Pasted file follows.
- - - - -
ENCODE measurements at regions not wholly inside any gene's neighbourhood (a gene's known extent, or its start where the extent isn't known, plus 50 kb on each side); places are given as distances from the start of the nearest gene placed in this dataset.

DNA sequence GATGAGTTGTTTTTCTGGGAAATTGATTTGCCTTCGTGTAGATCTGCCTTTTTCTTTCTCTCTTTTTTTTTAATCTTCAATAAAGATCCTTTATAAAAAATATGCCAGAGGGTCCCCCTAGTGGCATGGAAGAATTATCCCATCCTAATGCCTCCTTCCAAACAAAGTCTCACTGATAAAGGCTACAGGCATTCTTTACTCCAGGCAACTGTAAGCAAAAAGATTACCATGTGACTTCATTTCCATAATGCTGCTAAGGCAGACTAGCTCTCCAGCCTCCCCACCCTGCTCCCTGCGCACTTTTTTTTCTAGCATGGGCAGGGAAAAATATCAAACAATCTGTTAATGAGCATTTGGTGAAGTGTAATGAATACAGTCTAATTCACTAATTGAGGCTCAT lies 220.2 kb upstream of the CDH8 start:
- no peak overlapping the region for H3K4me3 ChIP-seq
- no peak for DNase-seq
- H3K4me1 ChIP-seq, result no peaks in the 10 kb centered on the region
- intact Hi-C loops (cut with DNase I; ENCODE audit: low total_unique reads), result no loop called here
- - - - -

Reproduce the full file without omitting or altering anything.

ENCODE measurements at regions not wholly inside any gene's neighbourhood (a gene's known extent, or its start where the extent isn't known, plus 50 kb on each side); places are given as distances from the start of the nearest gene placed in this dataset.

DNA sequence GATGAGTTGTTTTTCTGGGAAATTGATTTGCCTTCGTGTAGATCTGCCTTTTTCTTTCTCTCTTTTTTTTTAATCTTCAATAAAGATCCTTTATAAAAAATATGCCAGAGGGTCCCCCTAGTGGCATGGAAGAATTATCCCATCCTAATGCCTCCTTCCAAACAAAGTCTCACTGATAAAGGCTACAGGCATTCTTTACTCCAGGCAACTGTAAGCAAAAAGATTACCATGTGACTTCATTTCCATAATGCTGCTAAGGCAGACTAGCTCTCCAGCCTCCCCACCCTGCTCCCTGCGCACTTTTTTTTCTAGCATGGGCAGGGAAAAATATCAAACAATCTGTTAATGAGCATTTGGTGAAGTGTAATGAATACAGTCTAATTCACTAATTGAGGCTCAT lies 220.2 kb upstream of the CDH8 start:
- no peak overlapping the region for H3K4me3 ChIP-seq
- no peak for DNase-seq
- H3K4me1 ChIP-seq, result no peaks in the 10 kb centered on the region
- intact Hi-C loops (cut with DNase I; ENCODE audit: low total_unique reads), result no loop called here